Music streaming services are actually helping to boost revenues from other sources, such as downloads, according to new research from NPD Group that flies in the face of the idea that services such as Spotify are cannibalising download revenues. The report, seen by Digital Music News, found that 38% of Spotify’s free users in the US, who can stream unlimited music in return for listening to ads, have paid for a song download in the past three months, compared to just 17% of people that don’t use music streaming services at all.
"I can tell you that we see Spotify [free] users more than twice as likely to be buying digital downloads compared to non-users,” says NPD analyst Ross Crupnick.
Spotify has won over consumers and the music industry alike with its music streaming service, which offers free ad-supported listening as well as monthly subscriptions. However, getting the music labels on board has been a struggle, with the firm taking more than two years to launch in the US due to protracted rights negotiations. One key factor that appears to have swung it for Spotify is its claim that it can get consumers that previously pirated music to pay. If it can also prove that it is making money from non-paying users via downloads, this should further its cause.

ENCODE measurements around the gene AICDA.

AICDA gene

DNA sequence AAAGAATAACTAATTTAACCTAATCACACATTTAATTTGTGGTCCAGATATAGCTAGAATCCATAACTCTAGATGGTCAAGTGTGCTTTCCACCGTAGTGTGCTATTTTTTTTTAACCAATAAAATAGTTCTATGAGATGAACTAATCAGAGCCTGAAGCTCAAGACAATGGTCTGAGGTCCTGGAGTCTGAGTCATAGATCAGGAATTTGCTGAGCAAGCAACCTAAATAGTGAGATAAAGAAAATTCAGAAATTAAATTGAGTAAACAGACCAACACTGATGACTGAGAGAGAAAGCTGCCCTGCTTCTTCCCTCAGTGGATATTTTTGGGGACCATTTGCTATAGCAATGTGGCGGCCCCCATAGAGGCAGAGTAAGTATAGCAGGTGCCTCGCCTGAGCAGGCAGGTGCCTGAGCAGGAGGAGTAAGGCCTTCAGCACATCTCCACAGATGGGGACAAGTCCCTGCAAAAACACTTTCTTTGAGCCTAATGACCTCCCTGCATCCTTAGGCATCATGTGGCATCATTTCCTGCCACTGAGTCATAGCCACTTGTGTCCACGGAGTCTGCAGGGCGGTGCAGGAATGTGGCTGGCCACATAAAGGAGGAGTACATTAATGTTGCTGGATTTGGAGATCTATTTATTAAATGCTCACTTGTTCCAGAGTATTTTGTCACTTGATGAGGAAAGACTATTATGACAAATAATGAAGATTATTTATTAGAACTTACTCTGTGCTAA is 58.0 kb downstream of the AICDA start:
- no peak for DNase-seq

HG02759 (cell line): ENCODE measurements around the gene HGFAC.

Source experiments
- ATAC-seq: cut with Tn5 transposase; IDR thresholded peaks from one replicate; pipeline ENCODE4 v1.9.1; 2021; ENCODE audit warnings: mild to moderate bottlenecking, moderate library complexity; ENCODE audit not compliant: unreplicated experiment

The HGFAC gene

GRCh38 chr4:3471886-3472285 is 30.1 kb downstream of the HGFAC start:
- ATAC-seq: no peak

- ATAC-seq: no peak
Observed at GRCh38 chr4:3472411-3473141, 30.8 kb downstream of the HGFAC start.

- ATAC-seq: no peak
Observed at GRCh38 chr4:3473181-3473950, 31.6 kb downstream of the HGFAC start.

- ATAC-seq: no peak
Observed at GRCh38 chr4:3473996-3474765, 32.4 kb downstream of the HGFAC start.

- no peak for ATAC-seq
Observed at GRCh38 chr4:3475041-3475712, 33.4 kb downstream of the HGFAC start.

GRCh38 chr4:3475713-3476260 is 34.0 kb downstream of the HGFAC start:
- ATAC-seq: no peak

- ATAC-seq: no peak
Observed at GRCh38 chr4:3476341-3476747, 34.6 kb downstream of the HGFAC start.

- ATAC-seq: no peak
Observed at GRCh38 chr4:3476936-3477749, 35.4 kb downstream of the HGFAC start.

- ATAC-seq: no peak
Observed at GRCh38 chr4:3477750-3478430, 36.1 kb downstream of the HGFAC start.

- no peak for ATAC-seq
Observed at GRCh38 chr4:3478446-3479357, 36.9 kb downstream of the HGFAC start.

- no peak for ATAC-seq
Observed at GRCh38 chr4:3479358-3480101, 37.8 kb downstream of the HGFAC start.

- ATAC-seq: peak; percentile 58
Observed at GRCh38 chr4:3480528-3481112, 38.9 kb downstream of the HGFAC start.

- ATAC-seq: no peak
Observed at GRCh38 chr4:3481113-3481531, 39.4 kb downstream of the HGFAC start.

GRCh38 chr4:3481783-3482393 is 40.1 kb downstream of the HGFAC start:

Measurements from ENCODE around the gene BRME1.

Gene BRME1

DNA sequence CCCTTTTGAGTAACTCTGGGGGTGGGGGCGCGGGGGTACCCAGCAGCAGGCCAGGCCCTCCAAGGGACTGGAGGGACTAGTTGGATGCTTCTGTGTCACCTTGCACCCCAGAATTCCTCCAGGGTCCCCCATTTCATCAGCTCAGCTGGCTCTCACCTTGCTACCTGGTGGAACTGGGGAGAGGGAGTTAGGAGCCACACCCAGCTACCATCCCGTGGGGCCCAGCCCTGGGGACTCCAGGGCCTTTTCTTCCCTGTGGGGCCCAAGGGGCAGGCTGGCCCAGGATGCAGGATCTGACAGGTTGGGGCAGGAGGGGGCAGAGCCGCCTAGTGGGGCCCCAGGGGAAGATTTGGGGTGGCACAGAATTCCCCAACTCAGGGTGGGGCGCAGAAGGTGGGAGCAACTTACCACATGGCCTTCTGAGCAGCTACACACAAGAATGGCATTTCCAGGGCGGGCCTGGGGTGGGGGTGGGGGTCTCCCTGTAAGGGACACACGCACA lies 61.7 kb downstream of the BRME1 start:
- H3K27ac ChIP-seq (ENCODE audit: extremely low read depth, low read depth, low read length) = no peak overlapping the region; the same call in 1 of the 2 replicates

Despite the positive signs for the music streaming industry, services such as Spotify remain a niche, with the firm attracting just 4m paying members across the 15 markets where it is active. While Spotify’s growth is far faster than music services in the past, such as imeem or Rhapsody, it remains a niche proposition, with analysts beginning to question whether it will ever be mainstream. There is also an argument that the first users of Spotify in the US are likely to be music enthusiasts, willing to fork out for streaming services, downloads and concerts. As it spreads beyond these people into the wide population, there are questions over how many will be willing to pay either for downloads or the streaming option when they can listen for free with ads. Separate research from NPD shows that downloads still dominate the US digital music market, with iTunes alone accounting for 64% of sales.
“Despite increased usage of streaming radio and on-demand services, the market for digital ownership is still growing as the market evolves from the desktop to the pocket,” says Crupnick.